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The Robert J. Collier Trophy, awarded annually for significant achievements in aeronautics or astronautics in America, has been awarded to the Automatic Dependent Surveillance-Broadcast (ADS-B) public and private-sector team, which includes MIT Lincoln Laboratory.
ADS-B is a system in which each aircraft broadcasts its aircraft-determined position, intent and status information on the order of once each second. This broadcast position information can be received by other aircraft and by ground stations, providing robust air-to-ground and air-to-air surveillance.Â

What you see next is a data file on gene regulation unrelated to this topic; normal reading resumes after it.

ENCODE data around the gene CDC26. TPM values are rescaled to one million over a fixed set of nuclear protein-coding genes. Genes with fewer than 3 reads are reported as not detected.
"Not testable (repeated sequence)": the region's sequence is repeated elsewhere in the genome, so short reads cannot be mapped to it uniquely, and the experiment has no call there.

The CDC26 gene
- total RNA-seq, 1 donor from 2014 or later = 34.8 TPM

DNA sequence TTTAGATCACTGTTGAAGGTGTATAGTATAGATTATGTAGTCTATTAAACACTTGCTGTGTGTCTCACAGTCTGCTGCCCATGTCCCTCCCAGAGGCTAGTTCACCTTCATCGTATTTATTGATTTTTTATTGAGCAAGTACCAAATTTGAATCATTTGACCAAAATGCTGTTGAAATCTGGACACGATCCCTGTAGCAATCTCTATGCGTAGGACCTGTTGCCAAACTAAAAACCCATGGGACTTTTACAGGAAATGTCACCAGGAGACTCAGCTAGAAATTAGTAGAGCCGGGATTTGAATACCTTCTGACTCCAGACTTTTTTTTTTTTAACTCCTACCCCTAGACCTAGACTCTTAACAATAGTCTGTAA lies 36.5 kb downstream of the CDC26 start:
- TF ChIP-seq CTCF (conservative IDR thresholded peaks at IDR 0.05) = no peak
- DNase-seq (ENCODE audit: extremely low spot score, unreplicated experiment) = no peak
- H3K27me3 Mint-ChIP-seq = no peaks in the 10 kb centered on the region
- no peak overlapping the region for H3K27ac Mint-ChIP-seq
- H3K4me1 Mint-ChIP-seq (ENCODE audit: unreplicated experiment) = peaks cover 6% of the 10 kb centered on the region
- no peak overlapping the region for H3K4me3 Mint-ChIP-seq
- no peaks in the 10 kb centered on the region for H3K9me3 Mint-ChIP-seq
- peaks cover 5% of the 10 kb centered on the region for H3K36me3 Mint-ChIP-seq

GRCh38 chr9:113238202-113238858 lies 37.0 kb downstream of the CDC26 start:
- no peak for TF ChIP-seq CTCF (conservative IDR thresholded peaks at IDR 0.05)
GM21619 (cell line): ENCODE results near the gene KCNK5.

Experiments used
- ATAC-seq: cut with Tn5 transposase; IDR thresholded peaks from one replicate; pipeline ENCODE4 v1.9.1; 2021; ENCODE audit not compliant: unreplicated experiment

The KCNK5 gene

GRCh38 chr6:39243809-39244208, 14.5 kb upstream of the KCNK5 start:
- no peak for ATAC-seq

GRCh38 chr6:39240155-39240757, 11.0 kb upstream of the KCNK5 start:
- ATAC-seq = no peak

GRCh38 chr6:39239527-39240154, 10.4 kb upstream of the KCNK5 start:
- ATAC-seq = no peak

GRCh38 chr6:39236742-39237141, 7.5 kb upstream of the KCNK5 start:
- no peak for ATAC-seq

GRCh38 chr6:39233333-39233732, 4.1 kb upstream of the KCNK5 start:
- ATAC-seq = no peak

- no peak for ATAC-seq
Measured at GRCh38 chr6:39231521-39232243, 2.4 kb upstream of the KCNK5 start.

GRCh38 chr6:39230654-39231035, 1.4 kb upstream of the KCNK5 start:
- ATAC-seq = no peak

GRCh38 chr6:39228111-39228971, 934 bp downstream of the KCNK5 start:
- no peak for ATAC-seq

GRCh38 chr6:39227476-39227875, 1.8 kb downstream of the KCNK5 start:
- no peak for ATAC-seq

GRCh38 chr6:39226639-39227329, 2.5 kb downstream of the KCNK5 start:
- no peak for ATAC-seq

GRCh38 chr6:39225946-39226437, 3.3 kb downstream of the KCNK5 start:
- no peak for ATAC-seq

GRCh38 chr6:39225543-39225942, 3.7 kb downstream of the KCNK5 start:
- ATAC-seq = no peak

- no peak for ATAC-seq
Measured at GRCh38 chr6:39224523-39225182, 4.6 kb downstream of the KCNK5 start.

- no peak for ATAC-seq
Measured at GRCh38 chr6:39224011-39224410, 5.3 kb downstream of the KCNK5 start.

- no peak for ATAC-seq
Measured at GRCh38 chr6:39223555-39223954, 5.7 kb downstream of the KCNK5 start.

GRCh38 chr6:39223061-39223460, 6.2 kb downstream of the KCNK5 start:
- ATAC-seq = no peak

Lincoln Laboratory played a critical role in the conception, development and testing of ADS-B, and continues to support the Federal Aviation Administration's national implementation program.Â In 1992, Lincoln Laboratory proposed to the FAA the use of an expanded Mode-S squitter for the transmission of aircraft-derived position.Â This concept has evolved into the current ADS-B that allows aircraft to broadcast and receive ADS-B information using existing transponder equipment.Â It has been adopted worldwide as the commercial fleet's standard for ADS-B implementation.